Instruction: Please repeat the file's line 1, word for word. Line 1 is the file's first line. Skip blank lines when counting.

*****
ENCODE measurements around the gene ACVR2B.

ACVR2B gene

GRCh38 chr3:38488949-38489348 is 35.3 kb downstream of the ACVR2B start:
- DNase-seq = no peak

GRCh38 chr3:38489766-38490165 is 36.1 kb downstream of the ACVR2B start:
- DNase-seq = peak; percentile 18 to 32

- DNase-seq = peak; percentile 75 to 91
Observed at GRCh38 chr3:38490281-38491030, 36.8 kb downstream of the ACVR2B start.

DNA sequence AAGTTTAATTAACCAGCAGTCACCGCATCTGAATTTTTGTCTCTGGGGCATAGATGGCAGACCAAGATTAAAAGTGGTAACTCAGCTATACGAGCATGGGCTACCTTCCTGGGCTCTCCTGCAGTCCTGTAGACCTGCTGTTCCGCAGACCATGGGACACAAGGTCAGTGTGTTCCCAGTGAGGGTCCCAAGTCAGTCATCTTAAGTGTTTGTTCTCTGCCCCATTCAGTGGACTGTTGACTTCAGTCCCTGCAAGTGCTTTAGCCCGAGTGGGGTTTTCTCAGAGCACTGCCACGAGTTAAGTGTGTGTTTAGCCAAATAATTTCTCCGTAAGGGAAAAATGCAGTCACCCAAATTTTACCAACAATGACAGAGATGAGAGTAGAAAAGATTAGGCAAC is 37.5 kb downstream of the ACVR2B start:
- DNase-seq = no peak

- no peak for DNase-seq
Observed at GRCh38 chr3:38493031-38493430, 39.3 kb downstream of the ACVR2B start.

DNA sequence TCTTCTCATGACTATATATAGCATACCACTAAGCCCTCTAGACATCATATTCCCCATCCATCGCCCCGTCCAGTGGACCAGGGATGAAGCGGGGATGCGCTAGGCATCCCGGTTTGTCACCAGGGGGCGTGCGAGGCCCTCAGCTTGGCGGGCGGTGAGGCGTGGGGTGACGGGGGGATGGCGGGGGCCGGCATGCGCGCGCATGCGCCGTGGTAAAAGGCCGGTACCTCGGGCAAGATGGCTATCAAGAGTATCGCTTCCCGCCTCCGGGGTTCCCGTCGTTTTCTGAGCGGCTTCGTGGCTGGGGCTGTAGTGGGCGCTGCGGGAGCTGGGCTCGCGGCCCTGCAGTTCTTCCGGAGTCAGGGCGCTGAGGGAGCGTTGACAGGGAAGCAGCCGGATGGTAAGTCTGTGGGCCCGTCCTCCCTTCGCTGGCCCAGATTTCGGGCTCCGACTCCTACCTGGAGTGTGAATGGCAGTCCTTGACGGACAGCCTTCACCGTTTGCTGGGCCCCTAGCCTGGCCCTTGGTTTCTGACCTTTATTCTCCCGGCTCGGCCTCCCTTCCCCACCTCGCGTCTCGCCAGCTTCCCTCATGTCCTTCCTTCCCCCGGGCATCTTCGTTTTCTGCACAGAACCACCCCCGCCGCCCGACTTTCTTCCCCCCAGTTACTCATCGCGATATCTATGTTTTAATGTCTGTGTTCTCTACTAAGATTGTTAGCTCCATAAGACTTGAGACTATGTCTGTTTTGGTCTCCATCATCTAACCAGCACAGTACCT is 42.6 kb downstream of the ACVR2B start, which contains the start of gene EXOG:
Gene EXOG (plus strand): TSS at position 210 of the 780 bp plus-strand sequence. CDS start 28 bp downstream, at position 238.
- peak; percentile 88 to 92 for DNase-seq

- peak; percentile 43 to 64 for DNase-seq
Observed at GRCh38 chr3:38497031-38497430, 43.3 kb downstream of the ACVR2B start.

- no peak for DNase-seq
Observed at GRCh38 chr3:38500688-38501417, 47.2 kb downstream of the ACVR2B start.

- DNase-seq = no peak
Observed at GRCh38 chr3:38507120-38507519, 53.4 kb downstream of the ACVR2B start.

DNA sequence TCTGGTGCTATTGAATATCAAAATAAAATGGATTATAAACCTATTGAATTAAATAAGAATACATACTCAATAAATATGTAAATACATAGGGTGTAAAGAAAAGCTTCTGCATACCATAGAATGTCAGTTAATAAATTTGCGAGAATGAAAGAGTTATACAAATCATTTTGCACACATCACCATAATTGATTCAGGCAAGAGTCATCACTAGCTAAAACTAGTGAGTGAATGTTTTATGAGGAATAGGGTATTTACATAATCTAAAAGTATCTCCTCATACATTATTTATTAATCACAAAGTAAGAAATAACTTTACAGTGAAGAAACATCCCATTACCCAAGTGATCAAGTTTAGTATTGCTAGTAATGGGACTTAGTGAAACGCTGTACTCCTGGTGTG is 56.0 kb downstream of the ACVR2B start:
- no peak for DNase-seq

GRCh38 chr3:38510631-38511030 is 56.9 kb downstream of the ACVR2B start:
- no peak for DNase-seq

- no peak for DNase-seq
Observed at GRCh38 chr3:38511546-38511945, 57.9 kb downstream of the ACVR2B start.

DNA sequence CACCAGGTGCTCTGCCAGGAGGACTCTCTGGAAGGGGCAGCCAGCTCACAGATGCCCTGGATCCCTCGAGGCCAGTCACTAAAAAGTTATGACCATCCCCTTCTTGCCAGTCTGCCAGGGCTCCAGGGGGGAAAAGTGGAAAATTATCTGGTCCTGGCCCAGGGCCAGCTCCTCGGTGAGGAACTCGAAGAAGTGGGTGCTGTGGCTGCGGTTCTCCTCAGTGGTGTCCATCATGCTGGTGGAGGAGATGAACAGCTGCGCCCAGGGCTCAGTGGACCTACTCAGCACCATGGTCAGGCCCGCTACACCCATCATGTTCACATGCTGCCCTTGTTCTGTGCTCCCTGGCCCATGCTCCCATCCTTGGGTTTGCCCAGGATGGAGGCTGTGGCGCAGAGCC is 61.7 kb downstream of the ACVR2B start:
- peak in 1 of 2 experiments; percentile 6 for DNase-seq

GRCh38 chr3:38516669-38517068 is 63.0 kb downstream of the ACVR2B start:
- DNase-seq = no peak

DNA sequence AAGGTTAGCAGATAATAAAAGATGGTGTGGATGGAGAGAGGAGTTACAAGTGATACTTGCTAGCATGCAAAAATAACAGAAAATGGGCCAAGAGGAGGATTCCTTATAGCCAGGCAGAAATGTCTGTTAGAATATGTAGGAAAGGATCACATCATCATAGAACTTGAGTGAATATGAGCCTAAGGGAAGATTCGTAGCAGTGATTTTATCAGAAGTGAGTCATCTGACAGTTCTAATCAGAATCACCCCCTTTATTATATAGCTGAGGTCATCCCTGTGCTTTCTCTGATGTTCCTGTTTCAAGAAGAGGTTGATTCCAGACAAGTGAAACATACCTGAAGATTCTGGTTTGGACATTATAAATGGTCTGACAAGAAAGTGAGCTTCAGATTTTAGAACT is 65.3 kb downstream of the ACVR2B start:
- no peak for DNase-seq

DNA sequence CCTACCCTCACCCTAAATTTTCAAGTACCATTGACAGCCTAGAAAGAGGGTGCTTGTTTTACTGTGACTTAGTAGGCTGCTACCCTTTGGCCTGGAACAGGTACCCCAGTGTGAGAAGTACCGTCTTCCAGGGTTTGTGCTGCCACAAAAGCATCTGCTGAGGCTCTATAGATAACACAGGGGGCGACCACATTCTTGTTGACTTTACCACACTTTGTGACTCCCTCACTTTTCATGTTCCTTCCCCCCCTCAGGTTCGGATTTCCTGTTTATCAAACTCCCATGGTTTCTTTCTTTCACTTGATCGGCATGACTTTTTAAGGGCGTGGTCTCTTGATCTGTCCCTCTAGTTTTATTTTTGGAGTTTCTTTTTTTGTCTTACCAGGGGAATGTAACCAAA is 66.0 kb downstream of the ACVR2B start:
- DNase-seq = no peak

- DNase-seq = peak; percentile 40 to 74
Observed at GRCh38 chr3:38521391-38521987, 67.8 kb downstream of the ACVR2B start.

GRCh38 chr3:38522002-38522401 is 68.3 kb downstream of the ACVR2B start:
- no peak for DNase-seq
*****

ENCODE measurements around the gene ACVR2B.